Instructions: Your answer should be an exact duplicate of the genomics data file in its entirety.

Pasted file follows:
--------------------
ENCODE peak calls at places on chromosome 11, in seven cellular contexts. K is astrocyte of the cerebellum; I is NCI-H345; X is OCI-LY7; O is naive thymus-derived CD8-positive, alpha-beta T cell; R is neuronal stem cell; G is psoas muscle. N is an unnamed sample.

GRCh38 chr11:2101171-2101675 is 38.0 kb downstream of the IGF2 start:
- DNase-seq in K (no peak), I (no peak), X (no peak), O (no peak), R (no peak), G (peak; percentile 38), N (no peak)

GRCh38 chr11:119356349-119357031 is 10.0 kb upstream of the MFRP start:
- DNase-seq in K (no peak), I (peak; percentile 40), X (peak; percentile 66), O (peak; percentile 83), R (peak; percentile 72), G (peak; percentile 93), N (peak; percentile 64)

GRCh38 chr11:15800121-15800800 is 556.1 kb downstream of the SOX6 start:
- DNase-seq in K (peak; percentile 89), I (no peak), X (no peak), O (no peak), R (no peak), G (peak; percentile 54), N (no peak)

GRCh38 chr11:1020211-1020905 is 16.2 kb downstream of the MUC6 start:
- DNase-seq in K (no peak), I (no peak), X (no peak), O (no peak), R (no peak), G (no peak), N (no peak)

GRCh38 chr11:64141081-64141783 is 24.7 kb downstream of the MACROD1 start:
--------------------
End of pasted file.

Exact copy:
ENCODE peak calls at places on chromosome 11, in seven cellular contexts. K is astrocyte of the cerebellum; I is NCI-H345; X is OCI-LY7; O is naive thymus-derived CD8-positive, alpha-beta T cell; R is neuronal stem cell; G is psoas muscle. N is an unnamed sample.

GRCh38 chr11:2101171-2101675 is 38.0 kb downstream of the IGF2 start:
- DNase-seq in K (no peak), I (no peak), X (no peak), O (no peak), R (no peak), G (peak; percentile 38), N (no peak)

GRCh38 chr11:119356349-119357031 is 10.0 kb upstream of the MFRP start:
- DNase-seq in K (no peak), I (peak; percentile 40), X (peak; percentile 66), O (peak; percentile 83), R (peak; percentile 72), G (peak; percentile 93), N (peak; percentile 64)

GRCh38 chr11:15800121-15800800 is 556.1 kb downstream of the SOX6 start:
- DNase-seq in K (peak; percentile 89), I (no peak), X (no peak), O (no peak), R (no peak), G (peak; percentile 54), N (no peak)

GRCh38 chr11:1020211-1020905 is 16.2 kb downstream of the MUC6 start:
- DNase-seq in K (no peak), I (no peak), X (no peak), O (no peak), R (no peak), G (no peak), N (no peak)

GRCh38 chr11:64141081-64141783 is 24.7 kb downstream of the MACROD1 start: